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Feeding Your Microbiome: Prebiotics & Ferments

Like every surface of your body, the lining of your gut is covered with microscopic bacteria which make up a micro-ecosystem, called the microbiome.


In a healthy person, there are more than 100-300 trillion probiotic bacteria (and yeast) living there, compared to only 10 trillion human cells. That means bacteria outnumber human cells by more than 10 to 1. In other words, we're more bacteria than we are humans! Even more astonishingly, if the bacteria in our body were laid out end to end, they would encircle the globe 2.5 times. Pretty incredible, right? It certainly makes sense then, that there are 400x more messages going from the gut to the brain than there are going from the brain to the rest of the body. The gut truly is the seat of all health which is why keeping it in good shape is so very important.


SO, WHAT MAKES A HEALTHY MICROBIOME?


The key to a healthy microbiome is nourishing and maintaining a balance among the different species of bacteria. There are two ways to do this:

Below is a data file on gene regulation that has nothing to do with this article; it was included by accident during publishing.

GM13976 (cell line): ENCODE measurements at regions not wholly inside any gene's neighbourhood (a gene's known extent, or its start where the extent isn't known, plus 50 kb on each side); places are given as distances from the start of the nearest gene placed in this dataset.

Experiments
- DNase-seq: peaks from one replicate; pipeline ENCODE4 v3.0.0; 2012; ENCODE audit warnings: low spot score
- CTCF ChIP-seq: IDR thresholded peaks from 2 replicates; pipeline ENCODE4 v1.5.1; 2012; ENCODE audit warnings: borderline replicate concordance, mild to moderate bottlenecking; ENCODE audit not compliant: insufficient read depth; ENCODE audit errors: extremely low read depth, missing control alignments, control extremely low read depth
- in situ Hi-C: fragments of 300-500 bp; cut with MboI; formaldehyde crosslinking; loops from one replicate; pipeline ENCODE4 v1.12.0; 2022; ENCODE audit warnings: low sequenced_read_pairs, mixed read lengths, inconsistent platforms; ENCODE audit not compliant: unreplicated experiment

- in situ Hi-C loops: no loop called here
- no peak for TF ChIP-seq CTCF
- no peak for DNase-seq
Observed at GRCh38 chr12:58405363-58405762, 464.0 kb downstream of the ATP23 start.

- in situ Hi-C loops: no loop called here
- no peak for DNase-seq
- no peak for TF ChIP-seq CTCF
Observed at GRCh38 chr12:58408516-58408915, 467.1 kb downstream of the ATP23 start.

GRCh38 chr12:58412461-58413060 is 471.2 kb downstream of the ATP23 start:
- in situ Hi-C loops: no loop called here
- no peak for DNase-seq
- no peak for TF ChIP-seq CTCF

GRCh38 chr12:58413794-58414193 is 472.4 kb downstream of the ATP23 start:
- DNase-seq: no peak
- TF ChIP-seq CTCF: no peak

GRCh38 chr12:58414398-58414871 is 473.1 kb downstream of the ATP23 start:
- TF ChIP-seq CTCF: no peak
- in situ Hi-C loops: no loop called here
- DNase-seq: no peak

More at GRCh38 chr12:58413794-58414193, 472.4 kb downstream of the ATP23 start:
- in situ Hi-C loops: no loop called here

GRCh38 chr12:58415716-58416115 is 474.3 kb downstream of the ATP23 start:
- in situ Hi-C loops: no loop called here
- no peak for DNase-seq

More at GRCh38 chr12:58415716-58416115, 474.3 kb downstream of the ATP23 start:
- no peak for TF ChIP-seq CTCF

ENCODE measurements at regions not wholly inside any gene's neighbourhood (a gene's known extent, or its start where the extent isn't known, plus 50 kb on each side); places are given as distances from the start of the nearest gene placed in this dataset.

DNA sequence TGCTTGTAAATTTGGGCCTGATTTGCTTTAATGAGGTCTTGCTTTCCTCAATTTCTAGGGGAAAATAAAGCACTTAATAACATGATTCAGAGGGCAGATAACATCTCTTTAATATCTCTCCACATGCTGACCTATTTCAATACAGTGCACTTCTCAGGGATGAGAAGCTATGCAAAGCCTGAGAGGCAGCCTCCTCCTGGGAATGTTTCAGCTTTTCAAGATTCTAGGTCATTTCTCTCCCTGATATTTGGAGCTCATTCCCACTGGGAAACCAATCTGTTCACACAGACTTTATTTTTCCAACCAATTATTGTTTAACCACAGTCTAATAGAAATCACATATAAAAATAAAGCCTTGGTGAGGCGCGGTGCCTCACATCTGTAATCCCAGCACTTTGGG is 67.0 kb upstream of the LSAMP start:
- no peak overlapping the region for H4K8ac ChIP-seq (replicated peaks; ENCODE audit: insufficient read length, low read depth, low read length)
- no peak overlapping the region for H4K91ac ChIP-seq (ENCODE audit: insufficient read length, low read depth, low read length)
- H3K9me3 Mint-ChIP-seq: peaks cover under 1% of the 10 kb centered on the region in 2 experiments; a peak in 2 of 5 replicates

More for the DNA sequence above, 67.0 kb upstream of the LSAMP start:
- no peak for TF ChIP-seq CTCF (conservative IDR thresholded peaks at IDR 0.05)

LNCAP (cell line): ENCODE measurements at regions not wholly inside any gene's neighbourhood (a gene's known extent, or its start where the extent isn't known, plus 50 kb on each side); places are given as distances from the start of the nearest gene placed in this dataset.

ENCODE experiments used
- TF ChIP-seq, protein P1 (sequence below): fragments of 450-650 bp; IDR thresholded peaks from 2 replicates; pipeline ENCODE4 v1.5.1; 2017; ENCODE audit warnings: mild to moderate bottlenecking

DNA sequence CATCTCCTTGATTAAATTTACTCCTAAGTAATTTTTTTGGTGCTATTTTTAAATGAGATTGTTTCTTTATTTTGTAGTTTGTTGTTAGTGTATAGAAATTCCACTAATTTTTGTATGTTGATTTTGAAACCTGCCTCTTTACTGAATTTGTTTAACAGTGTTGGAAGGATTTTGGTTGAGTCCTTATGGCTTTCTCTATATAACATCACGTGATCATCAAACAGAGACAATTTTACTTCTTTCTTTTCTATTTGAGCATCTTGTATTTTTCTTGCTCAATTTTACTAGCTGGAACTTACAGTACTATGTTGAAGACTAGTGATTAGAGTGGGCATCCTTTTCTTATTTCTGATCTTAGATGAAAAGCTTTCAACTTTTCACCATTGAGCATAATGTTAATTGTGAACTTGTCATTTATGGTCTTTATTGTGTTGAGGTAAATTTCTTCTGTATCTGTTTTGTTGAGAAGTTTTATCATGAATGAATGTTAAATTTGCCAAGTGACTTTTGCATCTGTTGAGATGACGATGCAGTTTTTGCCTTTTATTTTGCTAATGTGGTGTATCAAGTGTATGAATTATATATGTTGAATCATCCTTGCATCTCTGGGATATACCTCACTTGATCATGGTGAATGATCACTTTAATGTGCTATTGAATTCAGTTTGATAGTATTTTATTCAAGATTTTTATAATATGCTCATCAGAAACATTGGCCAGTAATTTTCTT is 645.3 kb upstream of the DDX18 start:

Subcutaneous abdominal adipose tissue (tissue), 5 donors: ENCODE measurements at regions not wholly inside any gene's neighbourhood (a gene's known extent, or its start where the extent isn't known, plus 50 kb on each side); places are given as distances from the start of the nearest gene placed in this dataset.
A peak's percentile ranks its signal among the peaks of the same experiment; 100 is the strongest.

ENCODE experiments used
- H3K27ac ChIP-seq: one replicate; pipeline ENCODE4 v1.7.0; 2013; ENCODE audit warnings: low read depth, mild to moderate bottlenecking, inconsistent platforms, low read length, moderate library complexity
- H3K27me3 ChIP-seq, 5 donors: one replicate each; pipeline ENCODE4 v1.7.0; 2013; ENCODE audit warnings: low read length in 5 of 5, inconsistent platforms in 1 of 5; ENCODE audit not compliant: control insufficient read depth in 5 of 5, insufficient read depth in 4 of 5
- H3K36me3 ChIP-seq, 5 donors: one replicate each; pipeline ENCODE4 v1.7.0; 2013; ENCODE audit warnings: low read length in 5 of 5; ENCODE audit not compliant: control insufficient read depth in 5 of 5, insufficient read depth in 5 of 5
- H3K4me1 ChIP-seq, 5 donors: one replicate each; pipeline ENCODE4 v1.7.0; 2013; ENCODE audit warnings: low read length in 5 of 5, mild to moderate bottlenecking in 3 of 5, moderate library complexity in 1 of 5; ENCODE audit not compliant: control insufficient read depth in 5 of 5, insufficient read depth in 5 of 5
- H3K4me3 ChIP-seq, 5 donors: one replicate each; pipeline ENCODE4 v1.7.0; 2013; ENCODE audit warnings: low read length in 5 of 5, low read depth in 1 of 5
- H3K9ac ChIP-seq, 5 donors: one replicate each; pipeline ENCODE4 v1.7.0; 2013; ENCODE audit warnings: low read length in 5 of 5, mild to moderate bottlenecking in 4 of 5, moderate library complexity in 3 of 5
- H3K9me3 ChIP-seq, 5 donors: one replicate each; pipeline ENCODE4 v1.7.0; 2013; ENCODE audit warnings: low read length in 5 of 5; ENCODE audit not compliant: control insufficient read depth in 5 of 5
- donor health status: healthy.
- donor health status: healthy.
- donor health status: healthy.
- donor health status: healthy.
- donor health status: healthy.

1. Helping the microbes already living within you to grow, by feeding them pre-biotics. Prebiotics are non-digestible food fibres that enable good bacteria to flourish and reproduce.

  2. Consuming living microbes (probiotics) directly. This means eating fermented foods and drinks or taking probiotic supplements.


MORE ON PREBIOTICS

Prebiotics are found in many fruits and vegetables, especially those that contain complex carbohydrates such as fibre and resistant starch. These carbs pass through the digestive tract undigested and become food for bacteria and other microbes. Prebiotics are best known as a type of dietary fibre called oligosaccharides.



TYPES OF PREBIOTICS TO INCLUDE IN YOUR DIET

The best way to ensure you're getting enough prebiotics is to eat a wholefood diet that grew on planet Earth! Artichoke, asparagus, avocado, under ripe bananas, barley, beetroot, bran, chia seeds, chicory, cacao, dandelion greens, eggplant, flaxseeds, fruit, garlic, green tea, matcha, honey, jerusalem artichokes, jicama. leeks, legumes, lentils, onions, kefir, peas, radish, root vegies (potatoes, yams and sweet potatoes), plantain, rye, sea vegies (like kelp, dulse and nori), soybeans (edamame), herbs, spices and tomatoes.


MORE ON PROBIOTICS

When we eat fermented foods or drinks, we eat the beneficial bacteria – the probiotics – that the food contains. To name just a few of their functions, probiotics are responsible for promoting regular bowel movements (helping to relieve diarrhea and constipation), improving overall digestion, enhancing immune function, producing antioxidants, normalizing skin conditions, reducing cholesterol, managing blood sugars and producing brain chemicals.


"The gut contains more neurotransmitters than the brain & plays a role in 70-80% of our immune response."